Sunday, 21 May 2017

May 21, 2017

Ascension of Jesus - Easter 6

Ascension of Jesus – Easter 6

May 21, 2017

Matthew 28:16-20

 

Being an old guy, I’m fond of the classic composers; Bach, Beethoven, Chopin.  One of the more recent composers is a songwriter and performer named Paul Simon.  He’s written many popular songs.  One of those songs is a ballad that tugs at a person’s heartstrings.  Perhaps you’ve heard it.  It’s called, “Fifty Ways to Leave Your Lover”.

 

The song does not, in fact, list fifty ways.  Instead it repeats only a few several times.  The ways to leave your lover that are mentioned are:

 

Slip out the back, Jack.
Make a new plan, Stan.
You don’t need to be coy, Roy.
Just listen to me.
Hop on the bus, Gus.
You don’t need to discuss much.
Just drop off the key, Lee,
And get yourself free.

 

That is an interesting list.  I’m sure there are many other ways to leave a lover, perhaps more than fifty.  One that almost no one would mention would be, “Ascend into heaven, Kevin . . . or Jesus.”

 

I’m not sure the word “lovers” is the best way to describe our relationship with Jesus, but we know that he does, indeed, love us.  And Jesus did need to leave, at least physically.

 

We’re almost to the end of the Easter season.  We’ve been celebrating Jesus’ resurrection.  He had been crucified.  He was dead.  But then on Easter morning his tomb was empty and he was back from the dead. For forty glorious days Jesus kept appearing and disappearing, sharing the good news that, through his death and resurrection, sin and death had been defeated.  Because of Jesus we have forgiveness, the promise of life beyond death and the guarantee of never ending love.

 

In our lesson today, Jesus is about to make his return to the heavenly kingdom.  He has gathered his disciples on a mountain.  The lesson tells us that some, when they saw Jesus, worshiped him, as well they should.  It also said that some doubted.  Even though it had been forty days, it was still hard to believe that Jesus could have died and come back to life.

 

Then Jesus shared his last words.  There are two parts.  The first part is a directive.  “Go therefore and make disciples of all nations, baptizing them in the name of the Father and of the Son and of the Holy Spirit, and teaching them to obey everything that I have commanded you.”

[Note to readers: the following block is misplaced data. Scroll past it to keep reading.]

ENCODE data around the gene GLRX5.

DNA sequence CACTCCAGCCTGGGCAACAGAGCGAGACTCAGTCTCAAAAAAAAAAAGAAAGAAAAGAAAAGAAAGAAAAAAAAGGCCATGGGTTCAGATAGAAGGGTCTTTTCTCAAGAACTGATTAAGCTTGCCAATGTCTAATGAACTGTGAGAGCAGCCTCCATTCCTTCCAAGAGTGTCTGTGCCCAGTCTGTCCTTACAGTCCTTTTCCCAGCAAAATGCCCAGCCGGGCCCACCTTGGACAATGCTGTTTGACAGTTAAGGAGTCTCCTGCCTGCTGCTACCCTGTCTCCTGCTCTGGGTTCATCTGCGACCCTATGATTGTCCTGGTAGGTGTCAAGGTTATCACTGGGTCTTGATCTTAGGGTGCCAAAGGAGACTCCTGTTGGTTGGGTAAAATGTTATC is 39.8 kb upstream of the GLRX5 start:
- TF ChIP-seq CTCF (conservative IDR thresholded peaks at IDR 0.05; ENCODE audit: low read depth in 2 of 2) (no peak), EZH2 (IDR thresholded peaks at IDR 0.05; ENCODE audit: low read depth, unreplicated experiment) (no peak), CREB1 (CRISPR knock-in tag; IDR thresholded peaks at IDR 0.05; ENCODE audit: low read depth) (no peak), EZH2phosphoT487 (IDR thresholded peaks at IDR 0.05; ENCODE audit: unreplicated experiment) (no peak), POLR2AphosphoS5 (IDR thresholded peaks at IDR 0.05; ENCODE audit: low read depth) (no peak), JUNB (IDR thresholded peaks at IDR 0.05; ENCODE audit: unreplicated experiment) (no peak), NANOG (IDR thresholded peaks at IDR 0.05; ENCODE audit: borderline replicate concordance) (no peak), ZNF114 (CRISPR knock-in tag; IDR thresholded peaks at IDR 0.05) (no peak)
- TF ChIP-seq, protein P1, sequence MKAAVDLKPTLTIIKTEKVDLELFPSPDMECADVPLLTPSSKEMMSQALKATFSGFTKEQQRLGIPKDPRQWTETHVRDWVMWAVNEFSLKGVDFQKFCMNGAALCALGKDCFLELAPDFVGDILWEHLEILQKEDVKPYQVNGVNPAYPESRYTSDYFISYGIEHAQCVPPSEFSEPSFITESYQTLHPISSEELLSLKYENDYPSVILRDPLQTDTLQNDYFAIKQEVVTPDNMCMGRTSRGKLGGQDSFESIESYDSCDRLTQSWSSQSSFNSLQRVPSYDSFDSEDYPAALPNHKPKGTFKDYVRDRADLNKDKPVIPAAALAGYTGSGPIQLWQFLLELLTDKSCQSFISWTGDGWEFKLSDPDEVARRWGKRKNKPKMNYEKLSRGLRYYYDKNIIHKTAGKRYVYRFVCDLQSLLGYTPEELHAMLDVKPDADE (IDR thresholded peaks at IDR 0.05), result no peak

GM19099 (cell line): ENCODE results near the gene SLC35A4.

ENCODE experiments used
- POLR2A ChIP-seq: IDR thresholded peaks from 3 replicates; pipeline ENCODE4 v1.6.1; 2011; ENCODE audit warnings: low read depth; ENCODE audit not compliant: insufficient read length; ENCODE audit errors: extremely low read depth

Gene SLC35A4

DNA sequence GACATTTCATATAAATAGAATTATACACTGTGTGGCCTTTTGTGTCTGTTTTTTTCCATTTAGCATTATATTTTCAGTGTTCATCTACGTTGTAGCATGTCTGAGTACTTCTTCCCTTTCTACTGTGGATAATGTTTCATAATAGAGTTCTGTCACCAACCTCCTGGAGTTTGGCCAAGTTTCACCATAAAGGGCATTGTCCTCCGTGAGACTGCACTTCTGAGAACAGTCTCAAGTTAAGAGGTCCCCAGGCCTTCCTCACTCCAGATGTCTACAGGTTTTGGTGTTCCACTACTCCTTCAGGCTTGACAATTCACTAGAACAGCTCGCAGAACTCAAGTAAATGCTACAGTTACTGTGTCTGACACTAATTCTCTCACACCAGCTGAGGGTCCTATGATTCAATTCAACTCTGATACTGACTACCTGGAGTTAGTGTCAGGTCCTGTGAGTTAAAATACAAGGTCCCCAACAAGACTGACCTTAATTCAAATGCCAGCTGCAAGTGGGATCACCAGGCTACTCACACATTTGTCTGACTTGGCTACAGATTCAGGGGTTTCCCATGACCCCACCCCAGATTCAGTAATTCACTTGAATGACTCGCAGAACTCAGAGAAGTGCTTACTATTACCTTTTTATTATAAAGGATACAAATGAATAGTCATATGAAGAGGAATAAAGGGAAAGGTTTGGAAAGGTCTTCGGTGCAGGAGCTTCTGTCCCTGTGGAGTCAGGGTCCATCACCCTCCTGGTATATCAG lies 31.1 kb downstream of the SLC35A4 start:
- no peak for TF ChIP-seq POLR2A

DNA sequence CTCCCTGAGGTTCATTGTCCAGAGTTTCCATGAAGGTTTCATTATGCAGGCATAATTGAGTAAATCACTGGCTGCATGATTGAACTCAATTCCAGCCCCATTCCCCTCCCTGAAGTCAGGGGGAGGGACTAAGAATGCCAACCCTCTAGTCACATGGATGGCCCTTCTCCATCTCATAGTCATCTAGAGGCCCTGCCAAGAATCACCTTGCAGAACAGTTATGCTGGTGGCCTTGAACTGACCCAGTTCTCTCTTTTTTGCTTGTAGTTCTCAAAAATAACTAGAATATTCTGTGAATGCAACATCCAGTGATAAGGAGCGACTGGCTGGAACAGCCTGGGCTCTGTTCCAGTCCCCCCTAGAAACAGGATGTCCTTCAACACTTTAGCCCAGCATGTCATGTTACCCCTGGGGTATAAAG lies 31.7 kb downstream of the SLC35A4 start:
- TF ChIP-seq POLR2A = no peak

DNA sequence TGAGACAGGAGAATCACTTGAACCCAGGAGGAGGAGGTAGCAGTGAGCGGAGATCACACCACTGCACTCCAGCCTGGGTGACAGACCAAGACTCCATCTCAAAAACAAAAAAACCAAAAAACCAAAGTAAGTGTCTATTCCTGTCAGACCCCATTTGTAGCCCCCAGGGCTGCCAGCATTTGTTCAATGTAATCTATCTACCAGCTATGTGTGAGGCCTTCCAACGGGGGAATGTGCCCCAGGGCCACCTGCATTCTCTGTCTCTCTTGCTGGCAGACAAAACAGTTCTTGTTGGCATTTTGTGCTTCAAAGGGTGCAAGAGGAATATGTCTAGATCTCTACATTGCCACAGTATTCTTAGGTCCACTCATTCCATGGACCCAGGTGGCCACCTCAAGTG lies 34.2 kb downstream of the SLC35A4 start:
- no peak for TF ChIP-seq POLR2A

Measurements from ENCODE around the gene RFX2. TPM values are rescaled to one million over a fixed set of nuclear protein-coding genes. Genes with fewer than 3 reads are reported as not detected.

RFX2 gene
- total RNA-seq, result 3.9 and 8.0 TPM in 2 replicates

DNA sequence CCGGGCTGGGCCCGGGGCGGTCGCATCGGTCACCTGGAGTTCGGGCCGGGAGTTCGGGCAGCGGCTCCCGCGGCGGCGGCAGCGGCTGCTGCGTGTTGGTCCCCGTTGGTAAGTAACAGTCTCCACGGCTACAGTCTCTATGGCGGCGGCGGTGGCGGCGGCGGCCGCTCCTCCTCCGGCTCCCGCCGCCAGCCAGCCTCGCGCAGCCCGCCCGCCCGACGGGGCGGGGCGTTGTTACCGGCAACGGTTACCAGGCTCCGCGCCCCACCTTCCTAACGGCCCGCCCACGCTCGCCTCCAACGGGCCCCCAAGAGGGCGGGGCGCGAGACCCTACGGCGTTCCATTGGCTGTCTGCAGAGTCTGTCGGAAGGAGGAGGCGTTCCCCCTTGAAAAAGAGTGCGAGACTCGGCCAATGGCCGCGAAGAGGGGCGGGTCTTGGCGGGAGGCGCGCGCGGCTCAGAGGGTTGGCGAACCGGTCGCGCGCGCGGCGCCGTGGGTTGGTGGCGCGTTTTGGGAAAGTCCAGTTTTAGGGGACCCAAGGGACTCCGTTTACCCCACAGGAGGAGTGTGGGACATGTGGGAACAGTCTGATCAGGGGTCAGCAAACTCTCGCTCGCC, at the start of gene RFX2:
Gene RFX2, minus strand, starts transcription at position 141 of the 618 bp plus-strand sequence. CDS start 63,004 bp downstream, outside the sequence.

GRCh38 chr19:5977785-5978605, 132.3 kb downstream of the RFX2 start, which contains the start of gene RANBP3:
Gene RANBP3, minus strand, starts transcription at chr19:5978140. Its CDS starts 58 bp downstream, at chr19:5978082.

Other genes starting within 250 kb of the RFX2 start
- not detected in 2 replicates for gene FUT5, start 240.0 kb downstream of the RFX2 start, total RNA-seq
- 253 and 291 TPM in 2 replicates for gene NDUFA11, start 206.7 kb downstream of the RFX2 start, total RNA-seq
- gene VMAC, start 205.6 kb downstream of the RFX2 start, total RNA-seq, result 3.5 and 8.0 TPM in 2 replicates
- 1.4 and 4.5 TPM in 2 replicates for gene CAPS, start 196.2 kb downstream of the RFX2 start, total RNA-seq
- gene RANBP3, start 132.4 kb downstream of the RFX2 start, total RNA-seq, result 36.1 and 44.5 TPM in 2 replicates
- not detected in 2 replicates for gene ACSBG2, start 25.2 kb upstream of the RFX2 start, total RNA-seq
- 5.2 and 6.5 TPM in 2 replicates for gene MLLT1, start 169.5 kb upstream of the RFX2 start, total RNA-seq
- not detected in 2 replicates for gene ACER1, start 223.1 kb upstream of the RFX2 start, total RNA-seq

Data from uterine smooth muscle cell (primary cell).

Baptism is the sign of connection. Becoming a disciple starts with a connection.  With water and the Word, baptism confirms the promise of a relationship of love with God that will never end.  We know we are his children.  So, as instructed, we baptize.

 

And we teach.  Now I’m sure we can find many statements of Jesus that may sound like commands.  But the summary of his commands is simple.  “Love the Lord your God with all your heart, soul, mind and strength and love your neighbor as you love yourself.” The idea is quite simple. The application is not easy. 

 

There are so many things that call for our time, attention and energy.  God knows that our lives and the world we live in go well when we focus on love.  God knows that our lives and the world around us end up troubled when love is ignored.

 

Baptize and teach his commands. That’s the first portion of Jesus’ parting words.  The second part is a promise. 

 

It’s perhaps simplistic, but our parting words can perhaps be broken down into two categories.  The first is the thought that we will see each other again.  In Spanish you can say, “Hasta la vista”.  In French you can say, “Au revoir”.   In English we say, “Ta ta for now” or “See you later.”  (Or “Smell you later” if you’re a Simpson’s fan.)

 

The second parting word option links the person we are leaving with God.  In Spanish you can say, “Adios”.  In French you can say, “Adieu”.   In English, “Good-bye” comes from the words, “God be with ye”.    There is great comfort in knowing those we love, while leaving us, do not lose their connection with God.

 

But Jesus has a different parting thought.  He says, “And remember, I am with you always, to the end of the age.”  He wants us to know that, even though we can’t see him, he is and will be with us until we come together again with him.

 

That may not always be good news.   There are times when it may be more than a little uncomfortable knowing that Jesus knows our thoughts, words and actions.  We know that we don’t live up to his standards.

 

But the promise of his presence with us can give comfort more than anything else we have.  Sometimes the promise that Jesus is with us is ALL we have.

 

And there’s a song about that.  And this is the traditional time to share it.

 

I WAS THERE TO HEAR YOUR BORNING CRY
By John Ylvisaker


I was there to hear your borning cry,
I’ll be there when you are old.
I rejoiced the day you were baptized,
to see your life unfold.
I was there when you were but a child,
with a faith to suit you well;
In a blaze of light you wandered off
to find there demons dwell.”

“When you heard the wonder of the Word
I was there to cheer you on;
You were raised to praise the living Lord,
to whom you now belong.
If you find someone to share your time
and you join your hearts as one,
I’ll be there to make your verses rhyme
from dusk ‘till rising sun.”


“In the middle ages of your life,
not too old, no longer young,
I’ll be there to guide you through the night,
complete what I’ve begun.
When the evening gently closes in,
and you shut your weary eyes,
I’ll be there as I have always been
with just one more surprise.”

I was there to hear your borning cry,
I’ll be there when you are old.
I rejoiced the day you were baptized,
To see your life unfold.

 

I’m not sure how many ways there are to leave those we love.  I do know that we never lose our connection.  Jesus promises that he is with us always and means we’re connected though our connection with him.  And the connection is even stronger when we remember our baptism and follow his command of love. AMEN